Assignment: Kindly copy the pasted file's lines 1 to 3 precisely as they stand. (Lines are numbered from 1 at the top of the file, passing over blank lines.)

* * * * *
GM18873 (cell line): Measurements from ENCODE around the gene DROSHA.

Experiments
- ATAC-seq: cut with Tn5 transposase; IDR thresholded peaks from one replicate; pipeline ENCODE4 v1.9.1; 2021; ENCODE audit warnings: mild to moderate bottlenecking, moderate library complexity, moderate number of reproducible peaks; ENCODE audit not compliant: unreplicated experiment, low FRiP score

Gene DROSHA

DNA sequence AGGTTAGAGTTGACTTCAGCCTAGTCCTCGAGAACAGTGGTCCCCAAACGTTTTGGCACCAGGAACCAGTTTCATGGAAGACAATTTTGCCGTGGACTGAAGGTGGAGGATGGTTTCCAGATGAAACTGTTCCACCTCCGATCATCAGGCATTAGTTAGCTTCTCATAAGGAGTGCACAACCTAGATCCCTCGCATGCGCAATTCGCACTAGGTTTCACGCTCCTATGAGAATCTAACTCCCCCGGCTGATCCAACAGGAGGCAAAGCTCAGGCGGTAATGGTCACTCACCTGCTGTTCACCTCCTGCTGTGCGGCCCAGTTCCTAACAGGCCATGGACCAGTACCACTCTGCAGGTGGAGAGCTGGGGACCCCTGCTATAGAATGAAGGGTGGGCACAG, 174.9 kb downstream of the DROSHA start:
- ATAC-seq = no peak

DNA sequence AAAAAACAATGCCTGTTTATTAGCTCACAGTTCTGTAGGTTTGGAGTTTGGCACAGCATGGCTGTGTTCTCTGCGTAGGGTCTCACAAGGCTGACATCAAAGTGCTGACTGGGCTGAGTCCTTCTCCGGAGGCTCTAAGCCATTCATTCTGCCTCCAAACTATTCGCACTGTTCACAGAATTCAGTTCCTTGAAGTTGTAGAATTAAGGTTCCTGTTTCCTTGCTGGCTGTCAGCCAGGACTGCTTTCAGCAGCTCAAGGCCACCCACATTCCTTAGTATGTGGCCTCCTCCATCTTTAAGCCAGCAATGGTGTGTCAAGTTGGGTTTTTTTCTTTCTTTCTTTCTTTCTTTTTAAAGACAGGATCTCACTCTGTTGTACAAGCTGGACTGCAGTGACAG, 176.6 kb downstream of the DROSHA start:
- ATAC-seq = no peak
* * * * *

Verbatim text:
GM18873 (cell line): Measurements from ENCODE around the gene DROSHA.

Experiments
- ATAC-seq: cut with Tn5 transposase; IDR thresholded peaks from one replicate; pipeline ENCODE4 v1.9.1; 2021; ENCODE audit warnings: mild to moderate bottlenecking, moderate library complexity, moderate number of reproducible peaks; ENCODE audit not compliant: unreplicated experiment, low FRiP score